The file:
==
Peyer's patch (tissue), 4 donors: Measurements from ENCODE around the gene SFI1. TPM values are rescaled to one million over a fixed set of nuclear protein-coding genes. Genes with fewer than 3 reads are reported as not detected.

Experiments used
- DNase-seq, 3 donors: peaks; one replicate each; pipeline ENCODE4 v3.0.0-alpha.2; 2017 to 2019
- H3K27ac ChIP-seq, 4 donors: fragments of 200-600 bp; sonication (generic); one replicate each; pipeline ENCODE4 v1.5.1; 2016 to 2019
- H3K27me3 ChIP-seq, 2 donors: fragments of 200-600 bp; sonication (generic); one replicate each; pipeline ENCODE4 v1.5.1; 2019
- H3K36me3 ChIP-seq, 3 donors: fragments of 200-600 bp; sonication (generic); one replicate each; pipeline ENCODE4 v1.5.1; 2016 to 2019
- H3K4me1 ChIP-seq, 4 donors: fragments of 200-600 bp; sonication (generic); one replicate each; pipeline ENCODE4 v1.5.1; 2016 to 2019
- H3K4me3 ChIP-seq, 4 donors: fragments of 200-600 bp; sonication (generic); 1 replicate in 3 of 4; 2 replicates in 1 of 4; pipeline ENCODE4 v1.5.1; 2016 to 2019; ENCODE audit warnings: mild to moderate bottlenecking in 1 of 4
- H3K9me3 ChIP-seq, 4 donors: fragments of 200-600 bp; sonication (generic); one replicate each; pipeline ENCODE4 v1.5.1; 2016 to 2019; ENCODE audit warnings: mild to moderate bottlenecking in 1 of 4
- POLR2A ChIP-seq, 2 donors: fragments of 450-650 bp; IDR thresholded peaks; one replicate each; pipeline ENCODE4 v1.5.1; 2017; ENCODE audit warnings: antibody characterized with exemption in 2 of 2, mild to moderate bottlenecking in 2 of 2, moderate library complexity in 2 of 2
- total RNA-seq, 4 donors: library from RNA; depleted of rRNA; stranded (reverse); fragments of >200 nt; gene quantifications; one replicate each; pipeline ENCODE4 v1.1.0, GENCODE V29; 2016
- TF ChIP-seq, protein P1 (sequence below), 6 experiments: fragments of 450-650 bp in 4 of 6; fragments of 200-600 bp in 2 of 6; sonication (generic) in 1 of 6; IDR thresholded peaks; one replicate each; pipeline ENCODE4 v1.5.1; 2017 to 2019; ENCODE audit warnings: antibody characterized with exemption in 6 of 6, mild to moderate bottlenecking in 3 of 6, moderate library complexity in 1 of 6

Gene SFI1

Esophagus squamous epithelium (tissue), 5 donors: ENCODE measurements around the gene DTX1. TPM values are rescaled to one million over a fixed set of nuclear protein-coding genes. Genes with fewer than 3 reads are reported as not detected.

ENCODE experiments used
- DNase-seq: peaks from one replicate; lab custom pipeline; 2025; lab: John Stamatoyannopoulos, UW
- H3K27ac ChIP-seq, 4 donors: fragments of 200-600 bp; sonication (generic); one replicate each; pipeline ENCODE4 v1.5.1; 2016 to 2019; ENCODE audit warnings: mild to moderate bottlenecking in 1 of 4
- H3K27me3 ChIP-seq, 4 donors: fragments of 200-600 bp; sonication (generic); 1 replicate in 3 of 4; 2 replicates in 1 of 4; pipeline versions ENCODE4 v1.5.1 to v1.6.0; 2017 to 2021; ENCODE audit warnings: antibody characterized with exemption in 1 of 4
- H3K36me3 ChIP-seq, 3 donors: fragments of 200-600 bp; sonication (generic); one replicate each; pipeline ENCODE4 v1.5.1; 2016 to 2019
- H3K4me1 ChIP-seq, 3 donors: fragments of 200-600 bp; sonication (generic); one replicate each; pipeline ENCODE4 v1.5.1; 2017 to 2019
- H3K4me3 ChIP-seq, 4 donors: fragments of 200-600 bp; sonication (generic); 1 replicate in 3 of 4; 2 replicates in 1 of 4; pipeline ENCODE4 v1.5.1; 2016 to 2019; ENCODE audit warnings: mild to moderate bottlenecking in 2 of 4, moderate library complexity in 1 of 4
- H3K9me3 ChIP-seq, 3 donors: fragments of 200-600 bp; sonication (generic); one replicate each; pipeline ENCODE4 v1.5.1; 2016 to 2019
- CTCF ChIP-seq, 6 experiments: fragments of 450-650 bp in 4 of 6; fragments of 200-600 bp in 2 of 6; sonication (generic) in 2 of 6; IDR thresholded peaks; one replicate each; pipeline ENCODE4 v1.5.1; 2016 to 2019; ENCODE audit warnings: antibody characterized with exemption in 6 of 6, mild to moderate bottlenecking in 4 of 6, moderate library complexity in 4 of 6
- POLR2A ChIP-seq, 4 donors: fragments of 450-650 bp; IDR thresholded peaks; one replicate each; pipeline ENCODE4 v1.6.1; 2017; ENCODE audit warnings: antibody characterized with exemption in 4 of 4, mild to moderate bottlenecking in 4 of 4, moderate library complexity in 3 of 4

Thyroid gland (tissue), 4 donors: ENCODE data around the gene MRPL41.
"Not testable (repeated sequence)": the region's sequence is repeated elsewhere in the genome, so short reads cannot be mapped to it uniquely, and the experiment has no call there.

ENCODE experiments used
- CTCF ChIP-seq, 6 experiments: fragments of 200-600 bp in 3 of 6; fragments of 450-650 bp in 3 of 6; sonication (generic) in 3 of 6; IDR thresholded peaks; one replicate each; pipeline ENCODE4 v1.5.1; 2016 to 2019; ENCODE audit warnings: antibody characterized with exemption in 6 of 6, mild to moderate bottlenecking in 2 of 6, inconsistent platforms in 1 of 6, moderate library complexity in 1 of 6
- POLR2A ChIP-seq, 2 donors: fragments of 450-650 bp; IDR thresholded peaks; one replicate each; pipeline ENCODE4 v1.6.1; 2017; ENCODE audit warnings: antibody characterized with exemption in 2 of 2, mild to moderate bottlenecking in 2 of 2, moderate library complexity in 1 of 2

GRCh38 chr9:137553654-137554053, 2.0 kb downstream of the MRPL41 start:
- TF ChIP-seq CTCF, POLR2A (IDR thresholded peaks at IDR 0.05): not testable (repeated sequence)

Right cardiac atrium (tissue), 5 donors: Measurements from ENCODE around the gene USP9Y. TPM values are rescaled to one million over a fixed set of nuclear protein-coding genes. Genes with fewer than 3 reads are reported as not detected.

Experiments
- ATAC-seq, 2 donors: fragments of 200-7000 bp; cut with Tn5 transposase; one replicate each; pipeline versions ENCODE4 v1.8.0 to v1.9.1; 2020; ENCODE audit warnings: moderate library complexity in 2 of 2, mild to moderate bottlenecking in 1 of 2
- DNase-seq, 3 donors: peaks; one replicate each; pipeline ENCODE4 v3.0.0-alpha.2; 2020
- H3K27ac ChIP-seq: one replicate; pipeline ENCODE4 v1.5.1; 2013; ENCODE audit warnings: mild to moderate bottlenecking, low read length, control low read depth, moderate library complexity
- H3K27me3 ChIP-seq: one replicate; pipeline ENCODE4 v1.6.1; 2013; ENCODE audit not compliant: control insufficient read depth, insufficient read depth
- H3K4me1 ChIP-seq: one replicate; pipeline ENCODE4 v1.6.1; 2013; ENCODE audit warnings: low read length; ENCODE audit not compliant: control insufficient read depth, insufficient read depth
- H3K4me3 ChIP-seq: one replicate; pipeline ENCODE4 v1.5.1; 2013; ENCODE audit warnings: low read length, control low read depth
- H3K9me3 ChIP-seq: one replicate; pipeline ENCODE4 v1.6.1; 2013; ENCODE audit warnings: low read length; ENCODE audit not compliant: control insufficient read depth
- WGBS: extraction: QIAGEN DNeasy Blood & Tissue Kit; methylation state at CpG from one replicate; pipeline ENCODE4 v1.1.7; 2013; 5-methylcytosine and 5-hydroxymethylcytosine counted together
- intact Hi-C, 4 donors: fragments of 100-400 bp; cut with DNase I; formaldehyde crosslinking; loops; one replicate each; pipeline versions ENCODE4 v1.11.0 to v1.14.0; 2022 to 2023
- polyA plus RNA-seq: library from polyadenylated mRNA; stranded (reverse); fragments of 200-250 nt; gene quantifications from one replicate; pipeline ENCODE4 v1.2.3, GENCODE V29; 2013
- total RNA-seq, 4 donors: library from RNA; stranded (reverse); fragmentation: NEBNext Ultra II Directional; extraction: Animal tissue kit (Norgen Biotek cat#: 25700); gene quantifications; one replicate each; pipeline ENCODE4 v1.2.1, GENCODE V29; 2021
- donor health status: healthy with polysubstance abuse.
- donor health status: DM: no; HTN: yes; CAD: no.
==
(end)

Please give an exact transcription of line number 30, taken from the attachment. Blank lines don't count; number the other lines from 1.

GRCh38 chr9:137553654-137554053, 2.0 kb downstream of the MRPL41 start: